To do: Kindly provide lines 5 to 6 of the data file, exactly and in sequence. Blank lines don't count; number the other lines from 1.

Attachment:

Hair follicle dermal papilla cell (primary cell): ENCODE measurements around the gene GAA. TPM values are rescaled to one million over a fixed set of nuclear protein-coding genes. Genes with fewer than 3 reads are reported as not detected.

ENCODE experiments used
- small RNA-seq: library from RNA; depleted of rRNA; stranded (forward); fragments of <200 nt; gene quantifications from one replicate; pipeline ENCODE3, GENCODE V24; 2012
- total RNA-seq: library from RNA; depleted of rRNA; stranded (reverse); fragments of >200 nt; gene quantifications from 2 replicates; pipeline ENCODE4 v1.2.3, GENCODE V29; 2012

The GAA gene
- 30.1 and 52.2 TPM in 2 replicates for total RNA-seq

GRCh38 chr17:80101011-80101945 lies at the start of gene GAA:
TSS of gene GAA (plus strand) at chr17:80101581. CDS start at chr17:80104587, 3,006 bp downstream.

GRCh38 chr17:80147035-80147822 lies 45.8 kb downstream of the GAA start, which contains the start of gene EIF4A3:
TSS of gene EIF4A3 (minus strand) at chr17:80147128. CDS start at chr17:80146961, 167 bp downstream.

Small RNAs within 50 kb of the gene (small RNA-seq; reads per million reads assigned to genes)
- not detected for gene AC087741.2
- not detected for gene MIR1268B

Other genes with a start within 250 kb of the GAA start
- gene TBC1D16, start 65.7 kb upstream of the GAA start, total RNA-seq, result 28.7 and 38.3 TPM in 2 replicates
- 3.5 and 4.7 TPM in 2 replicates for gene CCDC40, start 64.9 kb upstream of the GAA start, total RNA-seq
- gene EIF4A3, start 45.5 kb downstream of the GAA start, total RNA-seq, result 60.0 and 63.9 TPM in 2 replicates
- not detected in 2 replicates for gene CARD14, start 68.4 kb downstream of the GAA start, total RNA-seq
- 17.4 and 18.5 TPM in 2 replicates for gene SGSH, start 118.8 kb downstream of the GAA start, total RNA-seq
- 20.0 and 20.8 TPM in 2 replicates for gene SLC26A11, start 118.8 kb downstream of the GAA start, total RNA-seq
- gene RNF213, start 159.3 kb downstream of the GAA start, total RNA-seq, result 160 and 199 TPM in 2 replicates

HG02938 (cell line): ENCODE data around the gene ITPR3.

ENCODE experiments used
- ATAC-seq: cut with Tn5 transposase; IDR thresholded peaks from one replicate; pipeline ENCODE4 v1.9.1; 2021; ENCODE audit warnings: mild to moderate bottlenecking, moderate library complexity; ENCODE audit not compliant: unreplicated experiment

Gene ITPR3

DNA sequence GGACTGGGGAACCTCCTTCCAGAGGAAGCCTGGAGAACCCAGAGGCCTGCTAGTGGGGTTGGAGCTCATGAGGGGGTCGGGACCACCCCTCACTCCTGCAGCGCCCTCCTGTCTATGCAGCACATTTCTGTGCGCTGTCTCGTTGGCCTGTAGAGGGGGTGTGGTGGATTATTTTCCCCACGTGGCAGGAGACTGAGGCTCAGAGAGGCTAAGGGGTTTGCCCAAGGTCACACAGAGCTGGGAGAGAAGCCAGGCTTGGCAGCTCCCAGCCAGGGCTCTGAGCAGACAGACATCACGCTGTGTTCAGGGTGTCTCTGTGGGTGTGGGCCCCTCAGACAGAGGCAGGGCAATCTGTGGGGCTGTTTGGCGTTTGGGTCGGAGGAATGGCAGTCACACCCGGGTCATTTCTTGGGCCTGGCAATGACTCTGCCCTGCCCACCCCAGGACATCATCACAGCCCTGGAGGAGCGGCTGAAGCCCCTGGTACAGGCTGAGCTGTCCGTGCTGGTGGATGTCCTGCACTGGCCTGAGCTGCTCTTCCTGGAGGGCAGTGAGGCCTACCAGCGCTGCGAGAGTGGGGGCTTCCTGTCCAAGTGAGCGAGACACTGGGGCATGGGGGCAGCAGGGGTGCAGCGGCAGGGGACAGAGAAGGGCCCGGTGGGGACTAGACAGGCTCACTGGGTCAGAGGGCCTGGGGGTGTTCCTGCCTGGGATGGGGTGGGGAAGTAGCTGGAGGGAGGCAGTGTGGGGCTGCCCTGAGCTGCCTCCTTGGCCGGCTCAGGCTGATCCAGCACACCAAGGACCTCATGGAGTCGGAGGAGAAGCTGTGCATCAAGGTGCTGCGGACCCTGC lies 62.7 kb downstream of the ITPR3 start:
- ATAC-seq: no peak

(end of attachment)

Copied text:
The GAA gene
- 30.1 and 52.2 TPM in 2 replicates for total RNA-seq